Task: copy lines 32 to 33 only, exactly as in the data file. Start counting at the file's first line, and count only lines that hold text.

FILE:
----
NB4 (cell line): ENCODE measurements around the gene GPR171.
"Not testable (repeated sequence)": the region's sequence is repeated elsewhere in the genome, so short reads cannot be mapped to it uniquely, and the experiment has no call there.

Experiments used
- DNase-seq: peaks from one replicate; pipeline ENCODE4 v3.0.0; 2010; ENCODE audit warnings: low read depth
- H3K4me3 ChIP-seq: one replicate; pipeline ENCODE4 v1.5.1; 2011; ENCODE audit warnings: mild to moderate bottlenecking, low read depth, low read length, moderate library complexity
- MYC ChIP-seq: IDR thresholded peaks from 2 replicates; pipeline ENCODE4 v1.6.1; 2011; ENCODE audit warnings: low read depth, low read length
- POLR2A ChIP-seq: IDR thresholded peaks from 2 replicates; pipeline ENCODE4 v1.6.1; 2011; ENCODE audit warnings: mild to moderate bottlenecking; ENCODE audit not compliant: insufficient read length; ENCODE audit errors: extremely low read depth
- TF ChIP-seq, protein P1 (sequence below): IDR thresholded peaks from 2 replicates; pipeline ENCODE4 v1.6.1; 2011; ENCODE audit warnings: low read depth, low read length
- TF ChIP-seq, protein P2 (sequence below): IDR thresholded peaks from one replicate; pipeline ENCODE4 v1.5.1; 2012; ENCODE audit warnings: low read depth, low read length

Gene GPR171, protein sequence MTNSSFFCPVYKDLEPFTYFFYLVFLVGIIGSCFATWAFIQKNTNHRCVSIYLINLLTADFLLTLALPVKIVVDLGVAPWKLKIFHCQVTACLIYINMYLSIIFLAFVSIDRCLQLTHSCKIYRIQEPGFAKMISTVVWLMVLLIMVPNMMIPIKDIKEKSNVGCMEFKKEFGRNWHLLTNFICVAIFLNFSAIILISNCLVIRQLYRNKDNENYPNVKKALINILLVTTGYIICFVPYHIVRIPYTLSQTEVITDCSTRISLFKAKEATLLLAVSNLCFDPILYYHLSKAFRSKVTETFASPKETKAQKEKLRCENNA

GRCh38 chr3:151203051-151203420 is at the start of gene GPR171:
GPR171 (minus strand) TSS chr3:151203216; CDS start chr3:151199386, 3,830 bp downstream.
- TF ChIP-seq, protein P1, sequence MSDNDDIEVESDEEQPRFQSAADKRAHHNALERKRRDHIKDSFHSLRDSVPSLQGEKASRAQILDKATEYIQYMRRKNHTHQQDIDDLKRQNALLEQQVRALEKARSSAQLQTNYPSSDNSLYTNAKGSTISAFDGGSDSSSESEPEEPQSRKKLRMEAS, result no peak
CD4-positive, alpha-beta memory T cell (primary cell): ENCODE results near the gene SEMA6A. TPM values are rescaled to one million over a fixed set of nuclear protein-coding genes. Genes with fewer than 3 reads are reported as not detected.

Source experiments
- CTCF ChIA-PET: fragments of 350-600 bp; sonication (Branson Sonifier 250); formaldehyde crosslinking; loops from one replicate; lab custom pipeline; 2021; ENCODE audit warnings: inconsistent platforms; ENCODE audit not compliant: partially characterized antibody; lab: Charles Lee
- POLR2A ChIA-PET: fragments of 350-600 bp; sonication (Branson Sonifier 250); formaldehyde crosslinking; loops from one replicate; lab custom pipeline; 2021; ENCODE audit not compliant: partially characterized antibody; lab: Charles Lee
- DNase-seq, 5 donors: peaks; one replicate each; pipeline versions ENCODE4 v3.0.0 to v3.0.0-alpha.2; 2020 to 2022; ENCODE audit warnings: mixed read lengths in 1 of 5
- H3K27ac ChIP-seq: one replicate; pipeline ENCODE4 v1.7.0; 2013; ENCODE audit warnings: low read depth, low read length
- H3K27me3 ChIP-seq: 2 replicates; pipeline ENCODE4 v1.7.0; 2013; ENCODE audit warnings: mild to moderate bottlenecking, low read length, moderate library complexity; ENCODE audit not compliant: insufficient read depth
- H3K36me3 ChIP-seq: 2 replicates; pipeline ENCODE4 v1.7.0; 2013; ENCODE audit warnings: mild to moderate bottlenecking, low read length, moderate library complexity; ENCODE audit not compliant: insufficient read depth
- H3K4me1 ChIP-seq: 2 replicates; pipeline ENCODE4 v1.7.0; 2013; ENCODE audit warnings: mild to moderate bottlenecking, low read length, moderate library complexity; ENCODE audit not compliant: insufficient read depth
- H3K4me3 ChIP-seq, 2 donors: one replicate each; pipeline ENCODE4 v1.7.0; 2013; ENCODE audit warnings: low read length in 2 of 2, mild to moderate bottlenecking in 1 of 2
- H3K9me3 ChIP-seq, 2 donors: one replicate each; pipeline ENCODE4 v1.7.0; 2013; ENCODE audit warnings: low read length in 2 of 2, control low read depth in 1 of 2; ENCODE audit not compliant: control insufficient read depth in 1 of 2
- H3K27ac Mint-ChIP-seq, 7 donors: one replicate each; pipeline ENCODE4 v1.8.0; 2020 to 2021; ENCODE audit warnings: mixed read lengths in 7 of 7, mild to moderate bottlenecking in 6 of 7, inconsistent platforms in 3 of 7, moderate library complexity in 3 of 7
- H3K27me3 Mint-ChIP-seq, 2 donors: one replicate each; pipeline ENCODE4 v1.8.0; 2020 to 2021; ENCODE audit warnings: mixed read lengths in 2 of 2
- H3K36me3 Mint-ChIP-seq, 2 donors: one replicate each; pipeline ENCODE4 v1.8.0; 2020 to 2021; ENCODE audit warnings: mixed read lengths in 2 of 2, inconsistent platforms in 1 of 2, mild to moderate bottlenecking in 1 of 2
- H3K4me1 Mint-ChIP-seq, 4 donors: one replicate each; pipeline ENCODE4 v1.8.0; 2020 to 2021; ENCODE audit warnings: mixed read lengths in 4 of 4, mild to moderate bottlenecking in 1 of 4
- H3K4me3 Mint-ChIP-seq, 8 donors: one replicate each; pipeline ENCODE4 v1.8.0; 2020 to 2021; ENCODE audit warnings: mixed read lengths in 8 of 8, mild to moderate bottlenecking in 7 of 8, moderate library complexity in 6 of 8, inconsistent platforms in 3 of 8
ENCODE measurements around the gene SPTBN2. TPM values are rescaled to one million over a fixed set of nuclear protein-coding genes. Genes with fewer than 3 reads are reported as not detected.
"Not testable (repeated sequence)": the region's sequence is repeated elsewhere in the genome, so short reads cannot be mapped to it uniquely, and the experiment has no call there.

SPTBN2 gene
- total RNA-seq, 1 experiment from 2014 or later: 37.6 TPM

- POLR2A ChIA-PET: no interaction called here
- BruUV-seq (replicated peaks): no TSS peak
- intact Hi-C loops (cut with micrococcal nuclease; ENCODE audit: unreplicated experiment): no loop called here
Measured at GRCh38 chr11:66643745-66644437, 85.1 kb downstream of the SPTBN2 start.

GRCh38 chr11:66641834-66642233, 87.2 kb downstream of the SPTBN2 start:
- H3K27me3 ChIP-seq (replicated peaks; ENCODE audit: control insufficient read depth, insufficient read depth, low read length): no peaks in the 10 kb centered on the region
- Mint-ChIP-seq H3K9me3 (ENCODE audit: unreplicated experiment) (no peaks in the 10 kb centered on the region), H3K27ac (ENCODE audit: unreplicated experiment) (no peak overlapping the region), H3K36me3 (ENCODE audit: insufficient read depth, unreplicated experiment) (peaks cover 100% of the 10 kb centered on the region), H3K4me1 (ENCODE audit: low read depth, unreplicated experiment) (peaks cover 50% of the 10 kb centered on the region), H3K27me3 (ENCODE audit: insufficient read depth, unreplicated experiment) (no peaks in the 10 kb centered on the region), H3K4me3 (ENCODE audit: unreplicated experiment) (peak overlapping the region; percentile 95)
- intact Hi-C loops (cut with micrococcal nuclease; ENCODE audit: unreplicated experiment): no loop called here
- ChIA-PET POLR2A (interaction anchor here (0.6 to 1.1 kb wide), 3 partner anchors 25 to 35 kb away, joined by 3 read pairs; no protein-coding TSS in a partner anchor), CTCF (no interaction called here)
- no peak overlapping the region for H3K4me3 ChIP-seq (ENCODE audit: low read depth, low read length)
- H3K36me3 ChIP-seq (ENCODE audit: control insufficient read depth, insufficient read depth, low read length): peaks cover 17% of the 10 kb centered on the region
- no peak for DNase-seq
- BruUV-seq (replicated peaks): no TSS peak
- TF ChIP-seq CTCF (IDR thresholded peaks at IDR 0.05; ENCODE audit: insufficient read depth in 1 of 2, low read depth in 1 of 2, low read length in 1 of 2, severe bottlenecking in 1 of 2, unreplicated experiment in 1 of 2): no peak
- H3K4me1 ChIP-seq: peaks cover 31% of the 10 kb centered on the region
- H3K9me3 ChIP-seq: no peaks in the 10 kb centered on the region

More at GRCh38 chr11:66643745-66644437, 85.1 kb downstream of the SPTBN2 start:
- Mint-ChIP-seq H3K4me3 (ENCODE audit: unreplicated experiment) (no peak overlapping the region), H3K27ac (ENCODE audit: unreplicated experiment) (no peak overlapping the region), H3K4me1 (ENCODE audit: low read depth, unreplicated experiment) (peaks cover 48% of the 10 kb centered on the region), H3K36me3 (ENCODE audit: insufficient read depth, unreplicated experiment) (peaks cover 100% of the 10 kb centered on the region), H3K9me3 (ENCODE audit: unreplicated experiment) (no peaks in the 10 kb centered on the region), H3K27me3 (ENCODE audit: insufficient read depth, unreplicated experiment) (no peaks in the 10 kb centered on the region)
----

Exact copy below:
SPTBN2 gene
- total RNA-seq, 1 experiment from 2014 or later: 37.6 TPM